“I  injured my ankle during the Shaban Yusuf tournament in Mombasa in October last year which made me skip majority of the remaining games. I am yet to recover fully despite visiting a doctor for a couple of times.”

The Constable, who is attached to Mwiki Police Station in Kasarani, added: “My greatest inspiration in hockey has been Richard Birir (a teammate). My role model is Butali’s Barnabas Odhiambo."

"Birir has been in my hockey life from the moment we came to know each other. He has really done a lot for me to ensure I do not give up. I trained with him at Nakuru Sikh Union club. I love the way he plays, composed and the magic he does with the ball is just superb. I always aspire to play like him.”

At his best, Kimutai is a nightmare for defenders with his electric pace, direct runs and is good at pinning and bullying defenders. He has made huge differences in big games. He said it is a matter of time before his partnership with Mbeki becomes deadly since the partnership combination is slowly building-up in training.

Despite his experience, the striker is yet to be called up to the national team but he is eager to complicate things for the selectors once the season gathers steam.

“The closest I have been to the national team was in 2010 when I came for the under 21 trials though I didn’t make it. The Afcon qualifiers in May would be the best opportunity for me. Given a chance, I would leave my heart on the field. But it is all for me to prove that I deserve a chance because it isn’t something you are just given, you have to work for it,” he observed.

Police were not at their best last season. Injuries and inconsistencies derailed their title ambitions and Kimutai believes they must forget how to lose if they are to win a first league title in three years.

Police won the title in 2017,  narrowly lost on goal difference to Butali in 2018 and in 2019 were out of the race as early as the first leg. And even though the start to the 2020 season — which was scheduled for the end of this month — stands suspended due to the ongoing coronavirus pandemic, Kimutai believes a perfect start will be crucial once the action begins.

This, he said, will boost their confidence as opposed to last season, when they bagged just a point in their opening two matches.

“We started last season on a very low note and this had a negative effect on the team throughout the season. I believe the first match is very important for us and we are going to give it the seriousness it deserves. We didn’t play as a team the way we had anticipated. Our coaches are doing a great job to ensure the players understand their roles and positioning to make play easier.”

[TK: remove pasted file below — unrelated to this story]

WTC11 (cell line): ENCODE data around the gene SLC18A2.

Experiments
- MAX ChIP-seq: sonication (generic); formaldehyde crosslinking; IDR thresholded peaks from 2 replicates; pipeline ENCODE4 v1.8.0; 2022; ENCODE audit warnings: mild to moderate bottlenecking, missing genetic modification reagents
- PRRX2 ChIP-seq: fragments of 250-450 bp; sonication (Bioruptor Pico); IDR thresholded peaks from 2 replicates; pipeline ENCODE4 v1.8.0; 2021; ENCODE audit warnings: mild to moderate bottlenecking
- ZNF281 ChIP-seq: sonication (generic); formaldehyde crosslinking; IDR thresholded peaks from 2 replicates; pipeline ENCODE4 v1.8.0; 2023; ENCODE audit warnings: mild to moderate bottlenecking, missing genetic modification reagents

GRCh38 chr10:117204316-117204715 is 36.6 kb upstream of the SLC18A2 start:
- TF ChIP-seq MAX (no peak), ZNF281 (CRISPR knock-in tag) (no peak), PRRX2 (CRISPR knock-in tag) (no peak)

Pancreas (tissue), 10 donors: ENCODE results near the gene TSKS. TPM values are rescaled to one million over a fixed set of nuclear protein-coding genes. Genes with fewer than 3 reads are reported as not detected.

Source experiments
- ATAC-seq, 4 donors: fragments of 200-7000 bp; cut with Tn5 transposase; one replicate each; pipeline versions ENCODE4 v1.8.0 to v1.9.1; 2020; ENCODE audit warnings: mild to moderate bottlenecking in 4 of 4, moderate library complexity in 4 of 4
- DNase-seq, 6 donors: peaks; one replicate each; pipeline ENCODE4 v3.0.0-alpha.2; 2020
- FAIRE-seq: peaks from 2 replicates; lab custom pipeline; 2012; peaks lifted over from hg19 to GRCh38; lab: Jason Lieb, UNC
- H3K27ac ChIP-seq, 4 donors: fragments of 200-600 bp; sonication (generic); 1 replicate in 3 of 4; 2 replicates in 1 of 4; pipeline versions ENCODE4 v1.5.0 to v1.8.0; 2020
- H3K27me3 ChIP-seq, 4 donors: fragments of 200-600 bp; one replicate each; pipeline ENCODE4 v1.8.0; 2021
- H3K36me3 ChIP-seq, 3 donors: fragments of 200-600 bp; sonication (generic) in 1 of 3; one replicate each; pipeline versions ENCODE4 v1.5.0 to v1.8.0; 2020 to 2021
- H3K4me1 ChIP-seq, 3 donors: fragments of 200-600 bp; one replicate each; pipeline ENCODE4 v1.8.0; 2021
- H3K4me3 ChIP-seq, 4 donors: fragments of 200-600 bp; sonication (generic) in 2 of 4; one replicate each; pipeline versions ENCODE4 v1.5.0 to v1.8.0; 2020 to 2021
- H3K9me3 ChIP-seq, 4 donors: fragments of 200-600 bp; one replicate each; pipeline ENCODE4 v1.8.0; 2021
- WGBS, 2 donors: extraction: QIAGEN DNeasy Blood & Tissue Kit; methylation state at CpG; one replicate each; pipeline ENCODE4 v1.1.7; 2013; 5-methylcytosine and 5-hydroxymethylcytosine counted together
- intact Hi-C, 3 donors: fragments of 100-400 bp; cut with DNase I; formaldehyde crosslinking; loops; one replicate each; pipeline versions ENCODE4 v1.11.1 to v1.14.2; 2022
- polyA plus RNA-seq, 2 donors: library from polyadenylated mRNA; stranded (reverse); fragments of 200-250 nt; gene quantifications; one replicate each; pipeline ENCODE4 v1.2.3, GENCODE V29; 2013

Kimutai said sportsmen and women must embrace the sport just like any other since it can put food on the table.

“Many players have been selected to go abroad and play professional hockey where they get paid just to play. You earn a living from playing. You can as well be recruited to Police service should your talent match the required standards,” he observed.

Zack Aura, Odhiambo and Willis Okeyo are some of the professionals still active in the game. The first two had stints in Italy while the latter has played in Bangladesh, Frankfurt and VfB Stuttgart. The trio has moved into coaching while still playing for Butali and Police.

Aura will this season guide Butali as a coach, Odhiambo is attached to Super League side Nakuru while Okeyo is in charge of United States International University-A Spartans.

Kimutai says he wants to make history with Police by winning the Premier League title as well as playing at the African Cup of Club Champions. He added that watching their bitter rivals Butali Warriors lift the trophy in the last two seasons left a sour taste in the team and they will not allow that to happen again.

“Being crowned the league champions and battling at the ACCC tounament would crown my career. We lost twice against Butali last season. We are not going to allow that to happen again. It really pained us,” he said.